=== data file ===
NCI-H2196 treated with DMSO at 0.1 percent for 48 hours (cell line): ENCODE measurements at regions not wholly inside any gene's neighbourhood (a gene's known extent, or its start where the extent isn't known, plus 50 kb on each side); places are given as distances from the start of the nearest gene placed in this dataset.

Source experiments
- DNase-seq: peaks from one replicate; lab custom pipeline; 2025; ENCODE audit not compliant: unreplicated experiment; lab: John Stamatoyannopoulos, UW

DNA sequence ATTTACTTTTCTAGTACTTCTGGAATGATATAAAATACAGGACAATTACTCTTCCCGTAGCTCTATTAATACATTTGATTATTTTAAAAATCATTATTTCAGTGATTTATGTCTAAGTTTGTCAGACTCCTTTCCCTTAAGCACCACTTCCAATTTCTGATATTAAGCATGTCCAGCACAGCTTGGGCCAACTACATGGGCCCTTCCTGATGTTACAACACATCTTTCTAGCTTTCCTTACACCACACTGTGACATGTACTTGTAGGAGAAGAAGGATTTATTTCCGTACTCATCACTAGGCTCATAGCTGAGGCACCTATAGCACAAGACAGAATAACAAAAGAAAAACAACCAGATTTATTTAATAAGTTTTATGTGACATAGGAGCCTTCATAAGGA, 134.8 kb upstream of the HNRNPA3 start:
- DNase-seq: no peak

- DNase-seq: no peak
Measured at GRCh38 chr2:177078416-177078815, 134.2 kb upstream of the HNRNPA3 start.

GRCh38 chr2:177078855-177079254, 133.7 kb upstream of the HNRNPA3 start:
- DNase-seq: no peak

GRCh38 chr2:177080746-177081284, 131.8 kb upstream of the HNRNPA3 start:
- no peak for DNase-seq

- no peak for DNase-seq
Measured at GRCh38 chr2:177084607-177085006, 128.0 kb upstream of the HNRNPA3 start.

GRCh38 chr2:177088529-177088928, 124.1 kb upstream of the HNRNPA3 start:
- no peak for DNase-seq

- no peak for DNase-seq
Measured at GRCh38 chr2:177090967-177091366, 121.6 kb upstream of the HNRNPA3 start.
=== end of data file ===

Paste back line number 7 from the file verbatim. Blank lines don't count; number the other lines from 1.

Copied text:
Measured at GRCh38 chr2:177078416-177078815, 134.2 kb upstream of the HNRNPA3 start.